Better Students Ask More Questions.
As part of designing an IEP, how can I support a learner with emotional problems as...
3 Answers | add yours
Prior to establishing an Individual Education Plan (IEP), you may have filled out an SST (Special Services Team) form which lists over 144 strategies suggested as methods of intervention. Ensure, first and foremost, that you list the strategies from the SST form that did work. Do not start from scratch, and add more strategies as you develop a relationship with your student. However, consider the following comments as well.
Students who have a precedent of health and physical disability are likely to develop emotional issues. These raise from several sources: medication may cause mood swings in some children, while others may be frustrated overall for having to submit to specific treatments or for having to receive different services.
This being said, it is best to shift your perspective as a teacher and just embrace the fact that emotional disturbance is not a unique condition; it is a very likely condition to occur in children with and without physical or health conditions. It will be easier for you to plan your differentiated instruction best if you consider emotional impairment as a reality that could touch the life of any one of your students any day of the week. In this day and age, it is more likely that you will have more than one EI student than that you will not.
A) Prepare an open-floor classroom floor-plan. This way students will have more chances to interact without the "little accidents" that may occur when children are in too close proximity.
B) With that floorplan, limit the number of tables to 4 or 5 so that you can always fluctuate your differentiated groups. Separate all the tables.
C) When you post the directions to each activity, put them on the center of the table and assign a job to each person in each group. Ensure that the directions are clear and easy for all students to read from a distance (20 font). Place each rubric or activity sheet on clip boards (1 per student) so that any student who chooses to work independently can do so. This act alone will make the emotionally impaired student realize that he or she is not going to be forced to act or behave, but that the student is invited to do their best in their own learning style.
D) Set up the rules of the classroom and post them on a visible spot. Remember that the rules of the classroom must be decided by the students, and should be seen everywhere throughout it. This solidifies the hope for a safe and balanced environment.
If you run out of strategies and nothing works, then the IEP committee meets and decides for alternative and additional interventions that will greatly improve the learning conditions of the student. Either way, keep in mind that we do not plan FOR emotional impairment, but for learning. The student will already receive specific services from a designated team; just ensure that your room is a safe and active one where mutual respect and security are highly cherished.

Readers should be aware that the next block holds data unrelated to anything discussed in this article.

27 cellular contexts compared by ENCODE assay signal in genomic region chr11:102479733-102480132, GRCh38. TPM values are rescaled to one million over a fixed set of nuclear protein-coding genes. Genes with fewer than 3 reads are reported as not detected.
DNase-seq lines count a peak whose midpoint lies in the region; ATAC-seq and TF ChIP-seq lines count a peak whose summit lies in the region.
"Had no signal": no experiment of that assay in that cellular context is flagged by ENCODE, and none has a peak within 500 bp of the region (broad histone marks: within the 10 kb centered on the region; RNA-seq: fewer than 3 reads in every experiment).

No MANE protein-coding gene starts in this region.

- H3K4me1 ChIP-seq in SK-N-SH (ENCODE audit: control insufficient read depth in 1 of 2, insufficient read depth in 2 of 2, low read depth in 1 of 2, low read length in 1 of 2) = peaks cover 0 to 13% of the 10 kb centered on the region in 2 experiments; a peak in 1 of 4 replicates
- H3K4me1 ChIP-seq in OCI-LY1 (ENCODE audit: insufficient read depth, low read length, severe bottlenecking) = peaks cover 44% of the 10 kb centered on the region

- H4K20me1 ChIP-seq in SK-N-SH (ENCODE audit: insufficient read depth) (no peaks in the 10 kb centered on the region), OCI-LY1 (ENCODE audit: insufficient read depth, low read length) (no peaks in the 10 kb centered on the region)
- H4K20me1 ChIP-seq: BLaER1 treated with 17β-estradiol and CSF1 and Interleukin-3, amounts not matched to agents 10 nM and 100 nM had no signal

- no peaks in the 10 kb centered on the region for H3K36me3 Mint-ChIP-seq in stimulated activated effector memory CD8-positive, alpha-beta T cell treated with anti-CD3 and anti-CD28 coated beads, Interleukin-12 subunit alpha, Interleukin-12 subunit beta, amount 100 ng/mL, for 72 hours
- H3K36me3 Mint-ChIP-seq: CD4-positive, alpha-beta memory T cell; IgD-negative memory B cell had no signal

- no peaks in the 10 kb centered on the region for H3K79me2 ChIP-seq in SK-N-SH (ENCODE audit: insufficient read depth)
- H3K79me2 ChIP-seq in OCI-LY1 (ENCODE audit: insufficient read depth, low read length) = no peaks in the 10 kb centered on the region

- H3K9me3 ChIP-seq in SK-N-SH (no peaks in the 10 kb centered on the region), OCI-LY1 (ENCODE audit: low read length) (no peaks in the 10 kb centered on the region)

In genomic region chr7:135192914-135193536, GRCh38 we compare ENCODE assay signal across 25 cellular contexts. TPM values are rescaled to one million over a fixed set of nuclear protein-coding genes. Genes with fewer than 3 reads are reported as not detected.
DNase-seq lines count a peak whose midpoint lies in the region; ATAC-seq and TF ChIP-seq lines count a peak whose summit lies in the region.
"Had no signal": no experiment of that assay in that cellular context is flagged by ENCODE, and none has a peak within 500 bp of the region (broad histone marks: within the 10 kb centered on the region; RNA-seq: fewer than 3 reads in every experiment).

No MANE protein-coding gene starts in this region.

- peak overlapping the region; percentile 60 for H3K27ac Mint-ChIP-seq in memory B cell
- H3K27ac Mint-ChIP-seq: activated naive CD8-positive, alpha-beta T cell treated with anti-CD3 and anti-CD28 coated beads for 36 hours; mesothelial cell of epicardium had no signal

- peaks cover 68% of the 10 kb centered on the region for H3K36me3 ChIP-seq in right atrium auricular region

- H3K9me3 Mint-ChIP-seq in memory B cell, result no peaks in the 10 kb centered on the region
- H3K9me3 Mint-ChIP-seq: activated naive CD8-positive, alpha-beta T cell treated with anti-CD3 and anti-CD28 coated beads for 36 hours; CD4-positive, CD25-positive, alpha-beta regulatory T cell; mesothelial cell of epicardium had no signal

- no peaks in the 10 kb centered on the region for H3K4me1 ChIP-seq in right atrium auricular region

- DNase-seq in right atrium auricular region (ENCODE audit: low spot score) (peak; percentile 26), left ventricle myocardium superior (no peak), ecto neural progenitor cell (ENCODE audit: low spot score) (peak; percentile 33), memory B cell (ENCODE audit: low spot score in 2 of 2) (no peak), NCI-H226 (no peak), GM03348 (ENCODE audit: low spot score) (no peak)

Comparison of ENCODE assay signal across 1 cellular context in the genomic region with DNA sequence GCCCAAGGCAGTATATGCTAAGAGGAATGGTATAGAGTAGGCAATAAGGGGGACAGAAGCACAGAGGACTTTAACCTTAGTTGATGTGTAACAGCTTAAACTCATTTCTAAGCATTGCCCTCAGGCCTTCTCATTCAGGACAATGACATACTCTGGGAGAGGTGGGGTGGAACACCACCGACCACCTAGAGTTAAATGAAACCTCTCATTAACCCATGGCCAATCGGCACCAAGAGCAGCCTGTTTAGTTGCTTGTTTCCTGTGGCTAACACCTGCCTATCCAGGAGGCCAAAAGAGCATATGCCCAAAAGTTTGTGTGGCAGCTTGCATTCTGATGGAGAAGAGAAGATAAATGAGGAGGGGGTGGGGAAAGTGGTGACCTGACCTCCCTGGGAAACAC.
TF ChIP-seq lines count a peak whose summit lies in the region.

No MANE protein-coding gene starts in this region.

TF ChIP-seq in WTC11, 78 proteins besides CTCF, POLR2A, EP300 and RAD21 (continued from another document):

Posted by herappleness on September 12, 2012 at 10:25 PM (Answer #1)
Middle School Teacher
This post is not to answer your question because post two has already done so. This post is to remind you that the parents may have ideas you can use which may help. I know that this idea is fraught with tension at times, but many parents know their children well and could be of help. For example, I have a child who had an IEP starting in grade six. When he was in grade 7, the IEP Teacher goals were for what he should do in school as far as keeping track of assignments, bringing his books and homework to class etc. My goals for him were to get up by the alarm clock, take a shower, get on the bus, go to school, and meet his para all of which were before he was ever in school. He had so many new issues which kept appearing that the school thought he was faking while I was dealing with no speech, jumping out of a moving car, etc. In other words, when he could be in school, my goals for him were to stay in class the whole time, draw to stay in control only as much as he had to, to be polite in his speech to his para and the other students even though he talked to other students very little. What I could help the teachers with were the little things such as 1. Don't ever yell, but tell him quietly 2. Don't touch him ever. 3. Follow the para's directions for using the blanket wrap. 4. Don't give him all of the problems on the page but only what is needed to practice a bit. 5. If he is doodling, don't assume he isn't listening because he usually is. 6.He has sleep issues as well as medication issues, so he is usually tired. 7. He is very bright, learns easily, hates writing because no one can read it, and has a very large knowledge base which will help in class. If you ask parents for IDEAS, not goals, they will feel included and you can still write your own goals while incorporating something from the parents. I've sat on both sides of the table and it is VERY difficult.
Posted by mizzwillie on October 20, 2012 at 9:03 PM (Answer #2)
This is a hard question and one that is important. Here are few suggestions.
First, it might be good to acknowledge that you are there for the student. In other words, let the student know that you want what is best for him or her. This rapport can go a long way.
Second, see what kind of learner the student is. All students differ in how they learn. So, if you can figure out this, then you can tailor make lessons for that student. Also you should obviously take into consideration the health and physical limitations.
Finally, there is no shame is admitting that you need help. Hopefully the school will have specialists to aid you.
Posted by readerofbooks on September 10, 2012 at 2:50 PM (Answer #3)
Related QuestionsSee all »
Join to answer this question
Join a community of thousands of dedicated teachers and students.